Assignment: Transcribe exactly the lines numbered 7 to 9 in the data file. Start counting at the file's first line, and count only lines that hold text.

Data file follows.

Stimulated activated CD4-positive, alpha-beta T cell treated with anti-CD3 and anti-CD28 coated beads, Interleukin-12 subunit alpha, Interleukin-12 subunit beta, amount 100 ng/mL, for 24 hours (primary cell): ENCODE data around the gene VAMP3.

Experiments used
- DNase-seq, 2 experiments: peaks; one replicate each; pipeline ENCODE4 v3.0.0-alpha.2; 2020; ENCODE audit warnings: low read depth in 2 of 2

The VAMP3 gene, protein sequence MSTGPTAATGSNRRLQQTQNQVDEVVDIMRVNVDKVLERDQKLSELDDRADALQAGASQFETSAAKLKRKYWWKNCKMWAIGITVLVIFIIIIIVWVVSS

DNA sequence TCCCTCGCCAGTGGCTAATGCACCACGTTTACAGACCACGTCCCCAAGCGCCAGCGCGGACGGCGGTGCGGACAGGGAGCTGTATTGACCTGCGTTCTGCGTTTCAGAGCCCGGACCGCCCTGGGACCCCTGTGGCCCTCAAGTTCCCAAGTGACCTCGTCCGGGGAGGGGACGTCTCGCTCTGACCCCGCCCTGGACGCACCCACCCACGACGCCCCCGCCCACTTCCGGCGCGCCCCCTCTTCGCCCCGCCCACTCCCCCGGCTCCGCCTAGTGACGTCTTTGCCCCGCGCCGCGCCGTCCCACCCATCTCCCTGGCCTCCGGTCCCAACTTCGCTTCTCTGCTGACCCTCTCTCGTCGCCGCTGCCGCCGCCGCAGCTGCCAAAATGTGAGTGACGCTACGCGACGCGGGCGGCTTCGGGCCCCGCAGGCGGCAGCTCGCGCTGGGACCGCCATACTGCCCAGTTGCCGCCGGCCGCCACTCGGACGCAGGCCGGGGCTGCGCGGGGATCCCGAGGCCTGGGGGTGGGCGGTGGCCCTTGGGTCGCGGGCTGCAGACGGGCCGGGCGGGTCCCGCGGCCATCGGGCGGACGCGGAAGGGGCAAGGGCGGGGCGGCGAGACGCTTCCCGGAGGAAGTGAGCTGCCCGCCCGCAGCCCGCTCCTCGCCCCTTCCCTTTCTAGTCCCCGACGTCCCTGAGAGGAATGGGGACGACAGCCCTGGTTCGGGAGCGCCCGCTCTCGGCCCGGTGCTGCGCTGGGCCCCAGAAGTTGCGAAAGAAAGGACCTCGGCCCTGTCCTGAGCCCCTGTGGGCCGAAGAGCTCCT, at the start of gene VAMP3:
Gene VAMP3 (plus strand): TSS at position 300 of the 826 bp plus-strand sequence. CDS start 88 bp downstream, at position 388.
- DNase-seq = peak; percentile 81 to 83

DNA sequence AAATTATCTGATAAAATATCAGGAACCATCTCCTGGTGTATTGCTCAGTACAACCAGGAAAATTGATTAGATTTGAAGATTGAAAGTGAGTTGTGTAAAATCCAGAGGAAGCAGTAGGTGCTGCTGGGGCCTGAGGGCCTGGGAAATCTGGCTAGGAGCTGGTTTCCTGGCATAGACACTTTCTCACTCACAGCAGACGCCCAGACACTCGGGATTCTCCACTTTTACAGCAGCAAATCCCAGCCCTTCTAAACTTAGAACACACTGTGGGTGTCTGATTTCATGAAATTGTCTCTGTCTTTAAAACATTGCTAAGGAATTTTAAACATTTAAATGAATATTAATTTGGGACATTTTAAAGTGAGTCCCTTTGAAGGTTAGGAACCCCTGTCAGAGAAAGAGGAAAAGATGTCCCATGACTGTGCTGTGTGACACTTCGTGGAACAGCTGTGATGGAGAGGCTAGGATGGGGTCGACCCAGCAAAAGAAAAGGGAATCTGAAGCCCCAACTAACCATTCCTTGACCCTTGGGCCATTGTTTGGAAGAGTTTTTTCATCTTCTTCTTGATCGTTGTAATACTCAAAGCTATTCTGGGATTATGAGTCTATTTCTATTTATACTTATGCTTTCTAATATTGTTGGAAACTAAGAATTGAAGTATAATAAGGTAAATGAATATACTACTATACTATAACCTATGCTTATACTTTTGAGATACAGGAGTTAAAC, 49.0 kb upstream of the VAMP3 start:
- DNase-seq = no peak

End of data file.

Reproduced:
- DNase-seq = peak; percentile 81 to 83

DNA sequence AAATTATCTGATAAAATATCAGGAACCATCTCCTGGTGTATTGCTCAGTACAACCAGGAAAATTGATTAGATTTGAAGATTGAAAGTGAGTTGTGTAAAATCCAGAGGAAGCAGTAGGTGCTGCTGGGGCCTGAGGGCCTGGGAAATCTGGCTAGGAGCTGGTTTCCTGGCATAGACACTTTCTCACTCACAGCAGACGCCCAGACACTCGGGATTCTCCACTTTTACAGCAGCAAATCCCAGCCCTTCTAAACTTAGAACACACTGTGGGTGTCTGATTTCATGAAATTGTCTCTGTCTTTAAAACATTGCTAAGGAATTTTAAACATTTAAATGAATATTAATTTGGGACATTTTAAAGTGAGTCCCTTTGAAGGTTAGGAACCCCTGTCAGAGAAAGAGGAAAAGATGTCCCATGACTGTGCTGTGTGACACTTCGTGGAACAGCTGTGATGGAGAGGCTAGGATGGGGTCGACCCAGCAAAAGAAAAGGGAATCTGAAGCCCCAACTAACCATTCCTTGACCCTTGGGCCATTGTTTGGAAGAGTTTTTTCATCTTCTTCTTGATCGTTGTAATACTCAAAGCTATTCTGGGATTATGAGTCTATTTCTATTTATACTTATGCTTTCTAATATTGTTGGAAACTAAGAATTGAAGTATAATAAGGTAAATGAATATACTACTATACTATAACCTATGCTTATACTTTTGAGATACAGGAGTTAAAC, 49.0 kb upstream of the VAMP3 start:
- DNase-seq = no peak